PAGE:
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Rethinking militarism in post-apartheid South Africa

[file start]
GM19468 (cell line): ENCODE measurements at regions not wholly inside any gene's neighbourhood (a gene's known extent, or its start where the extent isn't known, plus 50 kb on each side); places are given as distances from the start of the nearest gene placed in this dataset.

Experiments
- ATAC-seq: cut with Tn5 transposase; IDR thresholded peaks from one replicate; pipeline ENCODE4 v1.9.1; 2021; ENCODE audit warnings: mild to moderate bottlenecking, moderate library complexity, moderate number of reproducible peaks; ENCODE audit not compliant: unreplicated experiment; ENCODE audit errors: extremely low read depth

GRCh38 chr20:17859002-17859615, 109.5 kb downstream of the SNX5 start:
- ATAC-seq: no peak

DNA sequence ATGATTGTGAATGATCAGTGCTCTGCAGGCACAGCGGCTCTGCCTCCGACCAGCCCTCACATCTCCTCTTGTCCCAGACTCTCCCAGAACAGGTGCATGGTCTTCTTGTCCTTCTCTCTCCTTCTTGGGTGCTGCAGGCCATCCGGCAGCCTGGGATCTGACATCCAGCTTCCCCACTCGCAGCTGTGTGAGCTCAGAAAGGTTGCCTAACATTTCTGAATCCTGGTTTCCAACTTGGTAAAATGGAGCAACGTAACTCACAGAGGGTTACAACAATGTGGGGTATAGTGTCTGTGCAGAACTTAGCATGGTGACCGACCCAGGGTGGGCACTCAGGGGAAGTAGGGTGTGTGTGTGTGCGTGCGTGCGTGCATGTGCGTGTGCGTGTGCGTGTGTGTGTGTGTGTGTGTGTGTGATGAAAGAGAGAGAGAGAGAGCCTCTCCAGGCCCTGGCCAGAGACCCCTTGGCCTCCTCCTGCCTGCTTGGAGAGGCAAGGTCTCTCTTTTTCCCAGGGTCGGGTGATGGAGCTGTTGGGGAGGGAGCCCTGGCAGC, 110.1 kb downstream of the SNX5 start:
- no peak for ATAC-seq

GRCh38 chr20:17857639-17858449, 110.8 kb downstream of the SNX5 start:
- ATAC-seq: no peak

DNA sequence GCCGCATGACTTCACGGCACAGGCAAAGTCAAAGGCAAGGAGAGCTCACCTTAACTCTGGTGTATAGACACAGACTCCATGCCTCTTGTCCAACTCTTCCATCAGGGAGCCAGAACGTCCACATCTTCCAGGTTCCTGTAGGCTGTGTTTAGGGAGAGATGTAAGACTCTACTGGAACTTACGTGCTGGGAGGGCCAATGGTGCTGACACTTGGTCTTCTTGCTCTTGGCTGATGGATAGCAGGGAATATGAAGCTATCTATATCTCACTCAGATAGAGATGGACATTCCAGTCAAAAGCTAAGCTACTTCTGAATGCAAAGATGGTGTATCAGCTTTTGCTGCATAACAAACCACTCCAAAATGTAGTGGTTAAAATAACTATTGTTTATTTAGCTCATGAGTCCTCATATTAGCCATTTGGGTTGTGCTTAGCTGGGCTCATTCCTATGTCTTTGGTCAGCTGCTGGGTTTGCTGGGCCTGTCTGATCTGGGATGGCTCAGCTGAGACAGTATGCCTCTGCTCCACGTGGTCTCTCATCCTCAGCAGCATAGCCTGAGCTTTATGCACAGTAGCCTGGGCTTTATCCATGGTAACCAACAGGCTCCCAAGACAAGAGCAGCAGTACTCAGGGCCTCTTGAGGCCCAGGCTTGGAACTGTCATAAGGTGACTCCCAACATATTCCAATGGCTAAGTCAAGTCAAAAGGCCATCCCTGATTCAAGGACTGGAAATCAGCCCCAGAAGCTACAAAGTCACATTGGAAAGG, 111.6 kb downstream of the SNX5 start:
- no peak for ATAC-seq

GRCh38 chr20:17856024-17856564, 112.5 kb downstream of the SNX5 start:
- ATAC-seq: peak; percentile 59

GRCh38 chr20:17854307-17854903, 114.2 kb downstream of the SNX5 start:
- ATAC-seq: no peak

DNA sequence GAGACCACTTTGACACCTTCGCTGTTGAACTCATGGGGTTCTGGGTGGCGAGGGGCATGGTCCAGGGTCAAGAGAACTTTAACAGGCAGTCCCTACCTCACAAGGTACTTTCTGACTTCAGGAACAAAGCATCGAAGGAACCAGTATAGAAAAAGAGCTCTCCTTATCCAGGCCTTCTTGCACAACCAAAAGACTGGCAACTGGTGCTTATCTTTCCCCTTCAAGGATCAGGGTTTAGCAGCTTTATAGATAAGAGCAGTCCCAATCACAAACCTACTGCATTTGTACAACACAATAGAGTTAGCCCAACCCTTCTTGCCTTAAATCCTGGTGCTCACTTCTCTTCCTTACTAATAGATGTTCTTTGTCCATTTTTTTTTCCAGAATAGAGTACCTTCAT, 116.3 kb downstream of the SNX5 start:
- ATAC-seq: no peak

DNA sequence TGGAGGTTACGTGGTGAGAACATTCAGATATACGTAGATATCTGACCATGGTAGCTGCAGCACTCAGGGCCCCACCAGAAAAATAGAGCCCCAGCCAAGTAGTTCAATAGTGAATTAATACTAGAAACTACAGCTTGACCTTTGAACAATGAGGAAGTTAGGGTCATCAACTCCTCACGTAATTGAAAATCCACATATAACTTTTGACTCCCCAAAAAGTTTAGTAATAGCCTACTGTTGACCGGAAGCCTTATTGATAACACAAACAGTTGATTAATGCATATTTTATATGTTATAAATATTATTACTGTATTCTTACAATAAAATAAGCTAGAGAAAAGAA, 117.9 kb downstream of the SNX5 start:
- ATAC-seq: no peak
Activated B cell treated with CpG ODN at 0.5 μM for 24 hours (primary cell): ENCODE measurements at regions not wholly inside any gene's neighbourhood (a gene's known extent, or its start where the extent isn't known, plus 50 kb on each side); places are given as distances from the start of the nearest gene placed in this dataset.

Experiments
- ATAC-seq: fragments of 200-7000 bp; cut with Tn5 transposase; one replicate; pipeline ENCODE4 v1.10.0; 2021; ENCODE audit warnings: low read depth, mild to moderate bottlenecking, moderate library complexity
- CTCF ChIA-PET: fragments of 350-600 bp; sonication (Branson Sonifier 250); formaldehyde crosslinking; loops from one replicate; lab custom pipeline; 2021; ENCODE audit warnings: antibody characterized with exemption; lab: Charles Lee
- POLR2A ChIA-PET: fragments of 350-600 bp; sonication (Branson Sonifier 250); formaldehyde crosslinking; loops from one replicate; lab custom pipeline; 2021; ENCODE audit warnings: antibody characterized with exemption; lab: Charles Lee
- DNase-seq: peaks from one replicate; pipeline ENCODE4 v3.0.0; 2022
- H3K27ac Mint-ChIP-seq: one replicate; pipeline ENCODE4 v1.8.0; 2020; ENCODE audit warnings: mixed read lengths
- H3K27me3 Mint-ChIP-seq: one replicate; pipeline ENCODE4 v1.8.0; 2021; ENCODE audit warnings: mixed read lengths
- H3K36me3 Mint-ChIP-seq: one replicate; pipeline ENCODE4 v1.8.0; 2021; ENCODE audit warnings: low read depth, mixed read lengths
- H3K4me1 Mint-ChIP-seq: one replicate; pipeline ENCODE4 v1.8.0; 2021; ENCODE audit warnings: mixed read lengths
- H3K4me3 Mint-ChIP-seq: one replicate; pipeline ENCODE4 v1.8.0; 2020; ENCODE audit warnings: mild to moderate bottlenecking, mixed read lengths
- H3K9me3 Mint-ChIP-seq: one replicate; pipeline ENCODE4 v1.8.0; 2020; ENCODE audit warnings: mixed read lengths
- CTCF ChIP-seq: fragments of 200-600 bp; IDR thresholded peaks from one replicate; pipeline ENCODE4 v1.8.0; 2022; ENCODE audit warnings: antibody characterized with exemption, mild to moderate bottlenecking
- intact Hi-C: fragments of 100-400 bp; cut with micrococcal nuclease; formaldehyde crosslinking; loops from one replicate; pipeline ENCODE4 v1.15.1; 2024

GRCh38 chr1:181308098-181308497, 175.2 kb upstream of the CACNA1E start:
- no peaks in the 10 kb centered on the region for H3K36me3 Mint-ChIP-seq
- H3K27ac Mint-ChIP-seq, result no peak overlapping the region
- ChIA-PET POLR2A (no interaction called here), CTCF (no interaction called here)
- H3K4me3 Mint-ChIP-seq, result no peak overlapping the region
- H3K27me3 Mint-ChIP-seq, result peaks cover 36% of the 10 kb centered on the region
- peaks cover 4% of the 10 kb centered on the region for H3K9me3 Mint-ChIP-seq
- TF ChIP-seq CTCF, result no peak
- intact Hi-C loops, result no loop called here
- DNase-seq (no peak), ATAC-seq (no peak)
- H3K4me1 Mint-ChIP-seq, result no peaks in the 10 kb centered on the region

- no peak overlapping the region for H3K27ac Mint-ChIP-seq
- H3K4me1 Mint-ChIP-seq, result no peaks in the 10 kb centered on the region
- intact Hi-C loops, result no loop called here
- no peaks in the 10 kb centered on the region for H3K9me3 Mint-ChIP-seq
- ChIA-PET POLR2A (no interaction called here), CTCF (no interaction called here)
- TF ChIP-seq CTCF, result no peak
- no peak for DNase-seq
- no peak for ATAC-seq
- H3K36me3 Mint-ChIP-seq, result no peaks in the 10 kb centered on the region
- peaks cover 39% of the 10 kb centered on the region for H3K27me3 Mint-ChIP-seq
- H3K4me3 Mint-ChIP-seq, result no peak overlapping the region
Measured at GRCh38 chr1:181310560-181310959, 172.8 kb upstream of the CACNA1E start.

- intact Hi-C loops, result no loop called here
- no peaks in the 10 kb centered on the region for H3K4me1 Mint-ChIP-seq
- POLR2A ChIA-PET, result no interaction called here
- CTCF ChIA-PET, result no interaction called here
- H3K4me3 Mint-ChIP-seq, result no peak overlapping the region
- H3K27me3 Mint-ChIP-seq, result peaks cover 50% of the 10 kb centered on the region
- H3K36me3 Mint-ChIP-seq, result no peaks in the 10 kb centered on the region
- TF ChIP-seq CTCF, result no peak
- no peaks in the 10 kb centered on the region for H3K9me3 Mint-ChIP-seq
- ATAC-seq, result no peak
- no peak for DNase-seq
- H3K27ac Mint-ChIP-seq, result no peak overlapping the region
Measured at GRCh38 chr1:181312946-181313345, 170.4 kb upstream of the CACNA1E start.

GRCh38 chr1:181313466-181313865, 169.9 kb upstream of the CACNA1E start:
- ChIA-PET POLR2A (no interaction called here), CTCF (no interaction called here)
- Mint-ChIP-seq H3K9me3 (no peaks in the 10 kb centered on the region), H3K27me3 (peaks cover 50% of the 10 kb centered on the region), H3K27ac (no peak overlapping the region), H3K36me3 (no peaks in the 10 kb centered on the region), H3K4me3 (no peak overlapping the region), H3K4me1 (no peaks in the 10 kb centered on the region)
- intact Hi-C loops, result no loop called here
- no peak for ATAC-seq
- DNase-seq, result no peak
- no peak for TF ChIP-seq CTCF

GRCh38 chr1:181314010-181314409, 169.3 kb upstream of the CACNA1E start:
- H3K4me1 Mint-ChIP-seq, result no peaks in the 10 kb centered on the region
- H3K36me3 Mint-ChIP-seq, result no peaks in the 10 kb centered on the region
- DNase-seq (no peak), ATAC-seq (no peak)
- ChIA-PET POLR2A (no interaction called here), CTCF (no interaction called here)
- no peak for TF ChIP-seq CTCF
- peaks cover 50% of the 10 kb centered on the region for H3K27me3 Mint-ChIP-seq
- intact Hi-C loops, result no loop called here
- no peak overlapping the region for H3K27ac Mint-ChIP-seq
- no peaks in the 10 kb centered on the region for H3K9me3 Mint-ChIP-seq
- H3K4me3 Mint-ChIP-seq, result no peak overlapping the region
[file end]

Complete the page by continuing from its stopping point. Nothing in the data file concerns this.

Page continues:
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This paper argues that contemporary South Africa is marked by a co-existence of both old and new forms of militarism. It tries to move beyond the statist conception of militarism in much of the scholarly literature in order to examine social relations more broadly, and the appropriation of the means and instruments of violence by non-state groups. The paper argues that a shallow and uneven process of state demilitarisation was underway in South Africa from 1990 in the form of reductions in military expenditure, weapons holdings, force levels, demobilisation, employment in arms production and base closures. However, this has had contradictory consequences. The failure to provide for the effective social integration of ex-combatants throughout the Southern African region, as well as ineffective disarmament in post-conflict peace building, has provided an impetus to a 'privatised militarism'. This is evident in three related processes: new forms of violence, the commoditisation of security, through the growth of private security firms and, most importantly, the proliferation of small arms. It is argued that small arms are highly racialised and linked to a militarised conception of citizenship. This feeds into a militarist nationalism, which claims a powerful army as an indicator of state power, which helps to explain a process of re-militarisation - evident in the R60 billion re-armament programme and increasing reliance on the military as an instrument of foreign policy since 1998. The paper concludes by emphasizing the need for a regional approach to security as a further corrective to a narrow, statist focus on the South African National Defence Force.

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